Val
      • 4 Months Ago
      It would have been nice to see 380V DC chargers with lower current, so that every tesla could use them, whether it has a dual-charger option or not. But hopefully they are making a nice profit on those dual-chargers, as this will create some more demand for that option.
        Naturenut99
        • 4 Months Ago
        @Val
        Any Model S can use a Tesla “high power EVSE" whether it is set at 40 or 80 amps or whether the Model S has a single or dual charger. If the HP EVSE was capable of putting out 80 amps but the car could only accept 40… guess what it will take the 40. You also dont need dual chargers to use the superchargers. You only need to have access to them via having an 85 kWh pack or paying for the option on the 60.
        Rotation
        • 4 Months Ago
        @Val
        I expect probably these installs go in places where 3-phase 440V power isn't available. and so a DC charger isn't an option.
          otiswild
          • 4 Months Ago
          @Rotation
          One could always put a 240VAC -> 400VDC transformer in place... http://emotorwerks.com/tech/electronics
      David Murray
      • 4 Months Ago
      It may be worth noting that not every Tesla can make use of that speed because only the dual-charger models can pull that many amps.. So your typical Tesla will get about half that speed. But still, 30 miles per hour charging is still not bad compared to other EVs. The Nissan Leaf, for example, charges at around 20 miles per hour on a 240V public station (except for the Chademo DC fast chargers, but I'm not talking about those, as they are analogous to the Tesla supercharger)
      John Hansen
      • 4 Months Ago
      An interesting side effect of installing these is that many more people will consider purchasing the dual onboard charger option. That's a $3600 option. I wouldn't have considered buying it before, since almost all public charging is only 30amps, but if there are 80amp Tesla chargers scattered around, then it starts to make sense. If more people buy the $3600 option because of this roll-out, it may easily pay for the chargers. Dang, Tesla is smart.
        otiswild
        • 4 Months Ago
        @John Hansen
        That's $3600 _after_ the car is built and delivered. I believe it costs less if you specify the second charger when you initially order. Plus, I think they used to bundle the 2nd charger with the HPWC, though I believe you can split them out now.
        • 4 Months Ago
        @John Hansen
        That was my thinking also when I bought my MS! Didn't get the dual charger but am considering now for sure.
        • 4 Months Ago
        @John Hansen
        Its a $1500 build option on a new Model S, $3600 to retrofit. Plus another $1200 for the HPWC (high power wall charger). For $2700 I didn't think this was something of use to me. Adding a 100A circuit to my home with 200A service isn't terribly wise. At the time dual chargers and HPWC were bundled but if I had it all to do over I'd take the $1500 dual charger option. Then again I'm pleased to hear hotels are installing the inexpensive $1200 HPWC because even at a mere 40A I would be full by morning. Which is also the logic I used for my home.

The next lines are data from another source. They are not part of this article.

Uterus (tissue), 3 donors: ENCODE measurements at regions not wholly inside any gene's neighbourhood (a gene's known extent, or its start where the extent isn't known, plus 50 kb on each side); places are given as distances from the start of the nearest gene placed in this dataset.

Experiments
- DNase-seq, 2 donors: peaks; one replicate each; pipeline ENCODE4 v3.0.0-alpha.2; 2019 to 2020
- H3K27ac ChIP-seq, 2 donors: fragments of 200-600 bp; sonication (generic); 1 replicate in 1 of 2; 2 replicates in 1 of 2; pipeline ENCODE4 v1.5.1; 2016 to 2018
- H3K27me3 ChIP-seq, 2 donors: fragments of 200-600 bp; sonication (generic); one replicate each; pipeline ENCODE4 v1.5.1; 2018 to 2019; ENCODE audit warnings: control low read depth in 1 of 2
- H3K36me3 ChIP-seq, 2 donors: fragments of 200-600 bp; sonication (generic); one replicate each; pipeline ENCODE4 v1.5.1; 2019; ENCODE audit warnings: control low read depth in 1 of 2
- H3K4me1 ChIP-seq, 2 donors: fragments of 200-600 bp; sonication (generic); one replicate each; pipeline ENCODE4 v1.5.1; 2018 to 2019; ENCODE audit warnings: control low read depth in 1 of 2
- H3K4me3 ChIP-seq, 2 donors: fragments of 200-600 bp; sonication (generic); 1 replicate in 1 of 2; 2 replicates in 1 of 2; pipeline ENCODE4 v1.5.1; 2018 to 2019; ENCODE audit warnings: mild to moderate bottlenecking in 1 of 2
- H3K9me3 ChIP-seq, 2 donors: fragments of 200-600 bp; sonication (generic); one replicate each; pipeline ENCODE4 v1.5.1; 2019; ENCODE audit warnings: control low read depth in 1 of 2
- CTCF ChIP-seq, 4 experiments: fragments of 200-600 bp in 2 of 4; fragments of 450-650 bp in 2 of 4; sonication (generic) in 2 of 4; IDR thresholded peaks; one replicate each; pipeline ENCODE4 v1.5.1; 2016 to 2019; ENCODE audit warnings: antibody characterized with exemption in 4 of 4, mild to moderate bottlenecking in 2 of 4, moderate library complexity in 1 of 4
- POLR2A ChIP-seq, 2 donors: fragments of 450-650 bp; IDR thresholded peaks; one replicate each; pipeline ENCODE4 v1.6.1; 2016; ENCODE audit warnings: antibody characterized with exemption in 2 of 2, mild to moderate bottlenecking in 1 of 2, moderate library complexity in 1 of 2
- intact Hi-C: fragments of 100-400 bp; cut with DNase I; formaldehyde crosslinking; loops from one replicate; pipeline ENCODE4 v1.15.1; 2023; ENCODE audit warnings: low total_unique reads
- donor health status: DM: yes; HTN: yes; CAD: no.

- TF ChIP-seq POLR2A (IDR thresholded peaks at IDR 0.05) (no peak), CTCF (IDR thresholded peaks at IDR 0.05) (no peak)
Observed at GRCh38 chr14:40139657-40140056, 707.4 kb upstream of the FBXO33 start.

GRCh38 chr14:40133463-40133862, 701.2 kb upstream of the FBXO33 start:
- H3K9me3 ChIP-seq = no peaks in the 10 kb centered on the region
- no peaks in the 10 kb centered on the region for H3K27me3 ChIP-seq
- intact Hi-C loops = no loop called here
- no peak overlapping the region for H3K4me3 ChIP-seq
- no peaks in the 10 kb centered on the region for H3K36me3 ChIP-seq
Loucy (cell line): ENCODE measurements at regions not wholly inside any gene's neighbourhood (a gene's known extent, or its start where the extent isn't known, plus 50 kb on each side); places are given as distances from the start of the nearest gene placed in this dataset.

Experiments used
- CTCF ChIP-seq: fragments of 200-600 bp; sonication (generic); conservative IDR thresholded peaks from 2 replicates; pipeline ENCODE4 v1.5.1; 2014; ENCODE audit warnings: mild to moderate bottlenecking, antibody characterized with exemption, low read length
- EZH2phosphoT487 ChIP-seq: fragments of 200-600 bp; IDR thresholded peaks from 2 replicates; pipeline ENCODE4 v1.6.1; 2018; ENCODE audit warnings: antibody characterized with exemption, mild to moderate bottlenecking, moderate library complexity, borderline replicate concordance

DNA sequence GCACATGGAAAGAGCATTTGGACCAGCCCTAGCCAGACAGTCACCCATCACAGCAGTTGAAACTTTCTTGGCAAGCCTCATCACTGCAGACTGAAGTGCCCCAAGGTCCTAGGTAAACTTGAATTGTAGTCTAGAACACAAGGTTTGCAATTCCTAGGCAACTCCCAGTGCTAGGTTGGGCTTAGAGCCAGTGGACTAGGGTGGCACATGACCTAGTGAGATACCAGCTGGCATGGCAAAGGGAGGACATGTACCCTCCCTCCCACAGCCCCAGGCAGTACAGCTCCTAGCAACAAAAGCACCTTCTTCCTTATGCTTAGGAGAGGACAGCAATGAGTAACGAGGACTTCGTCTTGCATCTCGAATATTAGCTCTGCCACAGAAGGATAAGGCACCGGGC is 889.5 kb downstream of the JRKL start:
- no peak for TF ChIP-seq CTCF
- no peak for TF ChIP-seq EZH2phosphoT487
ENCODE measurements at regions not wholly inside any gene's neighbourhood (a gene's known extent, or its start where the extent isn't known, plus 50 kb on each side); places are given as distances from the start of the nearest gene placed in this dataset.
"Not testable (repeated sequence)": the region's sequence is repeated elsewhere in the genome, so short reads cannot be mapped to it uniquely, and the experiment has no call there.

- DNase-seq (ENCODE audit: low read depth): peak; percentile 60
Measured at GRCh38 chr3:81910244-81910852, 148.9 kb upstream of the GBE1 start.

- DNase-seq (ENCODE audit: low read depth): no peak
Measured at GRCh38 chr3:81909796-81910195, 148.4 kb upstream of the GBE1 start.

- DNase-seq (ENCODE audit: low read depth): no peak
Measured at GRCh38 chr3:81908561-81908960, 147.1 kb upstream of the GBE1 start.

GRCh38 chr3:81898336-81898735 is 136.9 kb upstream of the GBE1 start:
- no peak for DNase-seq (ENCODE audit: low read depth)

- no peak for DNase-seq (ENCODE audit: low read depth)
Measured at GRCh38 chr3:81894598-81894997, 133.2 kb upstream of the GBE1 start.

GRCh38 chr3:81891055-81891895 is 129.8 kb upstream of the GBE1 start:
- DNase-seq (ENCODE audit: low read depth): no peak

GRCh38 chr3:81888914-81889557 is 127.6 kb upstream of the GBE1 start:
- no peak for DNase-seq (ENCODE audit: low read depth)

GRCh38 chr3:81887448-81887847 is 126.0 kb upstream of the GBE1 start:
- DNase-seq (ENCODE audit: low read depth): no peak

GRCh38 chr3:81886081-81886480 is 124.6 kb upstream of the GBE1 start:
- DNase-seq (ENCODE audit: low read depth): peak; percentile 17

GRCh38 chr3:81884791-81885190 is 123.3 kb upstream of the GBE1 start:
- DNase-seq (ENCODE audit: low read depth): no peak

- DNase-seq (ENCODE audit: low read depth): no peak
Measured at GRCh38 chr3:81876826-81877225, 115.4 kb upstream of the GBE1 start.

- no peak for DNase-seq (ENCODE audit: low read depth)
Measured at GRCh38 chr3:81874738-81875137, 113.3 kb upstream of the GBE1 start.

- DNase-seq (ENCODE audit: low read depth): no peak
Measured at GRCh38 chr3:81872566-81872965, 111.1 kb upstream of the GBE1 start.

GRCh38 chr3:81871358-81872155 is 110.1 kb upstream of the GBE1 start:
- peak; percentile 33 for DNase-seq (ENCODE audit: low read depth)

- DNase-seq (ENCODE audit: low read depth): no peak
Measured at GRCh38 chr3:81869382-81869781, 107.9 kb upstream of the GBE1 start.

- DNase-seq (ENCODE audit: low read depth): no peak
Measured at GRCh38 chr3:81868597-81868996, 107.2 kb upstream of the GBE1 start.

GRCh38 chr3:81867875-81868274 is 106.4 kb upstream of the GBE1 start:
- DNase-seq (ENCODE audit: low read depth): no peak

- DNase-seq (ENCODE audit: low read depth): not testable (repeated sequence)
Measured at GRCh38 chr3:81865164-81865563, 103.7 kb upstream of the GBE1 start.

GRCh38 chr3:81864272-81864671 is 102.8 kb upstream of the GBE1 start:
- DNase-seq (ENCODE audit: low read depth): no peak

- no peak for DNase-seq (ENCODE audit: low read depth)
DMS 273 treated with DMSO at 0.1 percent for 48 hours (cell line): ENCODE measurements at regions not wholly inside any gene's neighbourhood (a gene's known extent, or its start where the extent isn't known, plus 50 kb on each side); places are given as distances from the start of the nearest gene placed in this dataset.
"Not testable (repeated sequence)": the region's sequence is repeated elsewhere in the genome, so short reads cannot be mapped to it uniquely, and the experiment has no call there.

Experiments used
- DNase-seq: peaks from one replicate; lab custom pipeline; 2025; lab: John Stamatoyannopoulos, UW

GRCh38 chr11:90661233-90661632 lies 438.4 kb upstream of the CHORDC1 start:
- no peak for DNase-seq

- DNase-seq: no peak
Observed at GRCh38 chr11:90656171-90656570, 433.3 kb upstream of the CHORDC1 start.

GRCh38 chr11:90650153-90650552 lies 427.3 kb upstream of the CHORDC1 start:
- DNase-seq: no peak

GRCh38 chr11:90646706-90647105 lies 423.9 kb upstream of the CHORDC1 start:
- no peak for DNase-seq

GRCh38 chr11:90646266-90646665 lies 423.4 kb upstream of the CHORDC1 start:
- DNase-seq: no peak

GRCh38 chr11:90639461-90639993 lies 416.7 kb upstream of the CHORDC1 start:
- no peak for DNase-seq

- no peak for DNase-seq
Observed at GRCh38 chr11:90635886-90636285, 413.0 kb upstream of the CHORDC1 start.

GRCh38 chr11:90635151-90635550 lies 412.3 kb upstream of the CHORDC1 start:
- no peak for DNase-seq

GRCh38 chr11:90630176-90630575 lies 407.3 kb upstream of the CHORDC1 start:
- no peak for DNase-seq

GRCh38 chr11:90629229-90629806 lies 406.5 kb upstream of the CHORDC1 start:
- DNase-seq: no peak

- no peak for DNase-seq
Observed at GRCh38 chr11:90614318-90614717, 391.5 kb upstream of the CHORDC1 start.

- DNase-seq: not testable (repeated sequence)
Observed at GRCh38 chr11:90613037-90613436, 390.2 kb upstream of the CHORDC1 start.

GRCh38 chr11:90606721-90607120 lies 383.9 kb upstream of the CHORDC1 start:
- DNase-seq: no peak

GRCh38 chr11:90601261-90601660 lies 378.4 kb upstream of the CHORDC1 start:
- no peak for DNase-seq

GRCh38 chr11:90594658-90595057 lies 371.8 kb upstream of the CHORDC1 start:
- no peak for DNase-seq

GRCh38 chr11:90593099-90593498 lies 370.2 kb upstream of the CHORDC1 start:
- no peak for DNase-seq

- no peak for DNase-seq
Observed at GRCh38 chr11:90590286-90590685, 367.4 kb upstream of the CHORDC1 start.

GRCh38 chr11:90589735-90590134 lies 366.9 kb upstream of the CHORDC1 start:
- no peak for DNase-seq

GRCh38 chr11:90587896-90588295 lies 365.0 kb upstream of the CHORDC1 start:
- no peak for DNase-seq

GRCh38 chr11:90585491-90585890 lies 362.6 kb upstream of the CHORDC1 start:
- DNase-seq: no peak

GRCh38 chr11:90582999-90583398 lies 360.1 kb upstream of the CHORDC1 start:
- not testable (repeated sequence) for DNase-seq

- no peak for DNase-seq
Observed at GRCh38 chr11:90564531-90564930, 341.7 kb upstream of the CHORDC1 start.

electric-car-insider
      • 4 Months Ago
      Danny > That's about twice as fast as a 240-volt charger Tesla's High Power Wall Charger (HPWC) is also 240 volt (can also use 208 commercial). The difference between the 240 "Level 2" chargers is the amperage. Tesla includes a 240v 40 amp charge cord with the car (with adapter for 110/120v) The HPWC is wall mounted, hard wired (required by NEMA regs).
      • 4 Months Ago
      "Tesla is quietly installing higher-speed, non-Supercharger network" Actually there is nothing "quiet" about this at all. It has been emblazoned across headlines for days now. Keep up the good work Tesla.
      purrpullberra
      • 4 Months Ago
      Tesla leads the way AGAIN. This is a deployment to be proud of as opposed to crowing about a few slow chargers at some dealerships, Whoopee! These Tesla never stop pushing and exploring the possibilities to better everything they do. People who stubbornly refuse admire Elon and Tesla for their progress have serious problems handling the truth. No worship or religion, for the fools who try to go there, just admiration. It's bazaar to not be impressed by their achievements.
      electric-car-insider
      • 4 Months Ago
      Danny > That's about twice as fast as a 240-volt charger Tesla's High Power Wall Charger (HPWC) is also 240 volt (can also use 208 commercial). The difference between the 240v "Level 2" chargers is the amperage. Tesla includes a 240v 40 amp charge cord with the car (with adapter for 110/120v) The HPWC is wall mounted, hard wired (required by NEMA regs).